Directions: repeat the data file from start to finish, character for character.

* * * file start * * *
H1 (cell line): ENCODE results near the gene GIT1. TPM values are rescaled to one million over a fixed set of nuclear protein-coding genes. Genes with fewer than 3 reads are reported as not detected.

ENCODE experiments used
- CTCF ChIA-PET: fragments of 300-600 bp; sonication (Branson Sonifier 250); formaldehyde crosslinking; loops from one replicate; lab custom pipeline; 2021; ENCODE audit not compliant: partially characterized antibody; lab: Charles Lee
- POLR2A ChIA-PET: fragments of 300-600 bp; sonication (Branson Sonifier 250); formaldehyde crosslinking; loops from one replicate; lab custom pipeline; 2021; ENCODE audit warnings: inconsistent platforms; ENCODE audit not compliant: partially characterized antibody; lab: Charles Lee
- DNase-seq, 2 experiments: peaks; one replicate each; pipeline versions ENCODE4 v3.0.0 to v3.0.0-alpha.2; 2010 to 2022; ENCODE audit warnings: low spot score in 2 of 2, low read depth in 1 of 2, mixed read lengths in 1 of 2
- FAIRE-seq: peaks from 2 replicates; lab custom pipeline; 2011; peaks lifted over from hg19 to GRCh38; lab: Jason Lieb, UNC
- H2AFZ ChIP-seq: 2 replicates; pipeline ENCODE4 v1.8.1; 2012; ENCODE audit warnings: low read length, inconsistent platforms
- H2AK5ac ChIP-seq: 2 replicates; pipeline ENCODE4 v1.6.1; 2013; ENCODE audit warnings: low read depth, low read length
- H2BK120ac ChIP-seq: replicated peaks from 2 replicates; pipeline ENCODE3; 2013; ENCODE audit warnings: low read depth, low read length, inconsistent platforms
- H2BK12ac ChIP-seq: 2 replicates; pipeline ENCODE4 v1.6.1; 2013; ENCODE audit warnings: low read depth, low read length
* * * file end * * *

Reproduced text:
H1 (cell line): ENCODE results near the gene GIT1. TPM values are rescaled to one million over a fixed set of nuclear protein-coding genes. Genes with fewer than 3 reads are reported as not detected.

ENCODE experiments used
- CTCF ChIA-PET: fragments of 300-600 bp; sonication (Branson Sonifier 250); formaldehyde crosslinking; loops from one replicate; lab custom pipeline; 2021; ENCODE audit not compliant: partially characterized antibody; lab: Charles Lee
- POLR2A ChIA-PET: fragments of 300-600 bp; sonication (Branson Sonifier 250); formaldehyde crosslinking; loops from one replicate; lab custom pipeline; 2021; ENCODE audit warnings: inconsistent platforms; ENCODE audit not compliant: partially characterized antibody; lab: Charles Lee
- DNase-seq, 2 experiments: peaks; one replicate each; pipeline versions ENCODE4 v3.0.0 to v3.0.0-alpha.2; 2010 to 2022; ENCODE audit warnings: low spot score in 2 of 2, low read depth in 1 of 2, mixed read lengths in 1 of 2
- FAIRE-seq: peaks from 2 replicates; lab custom pipeline; 2011; peaks lifted over from hg19 to GRCh38; lab: Jason Lieb, UNC
- H2AFZ ChIP-seq: 2 replicates; pipeline ENCODE4 v1.8.1; 2012; ENCODE audit warnings: low read length, inconsistent platforms
- H2AK5ac ChIP-seq: 2 replicates; pipeline ENCODE4 v1.6.1; 2013; ENCODE audit warnings: low read depth, low read length
- H2BK120ac ChIP-seq: replicated peaks from 2 replicates; pipeline ENCODE3; 2013; ENCODE audit warnings: low read depth, low read length, inconsistent platforms
- H2BK12ac ChIP-seq: 2 replicates; pipeline ENCODE4 v1.6.1; 2013; ENCODE audit warnings: low read depth, low read length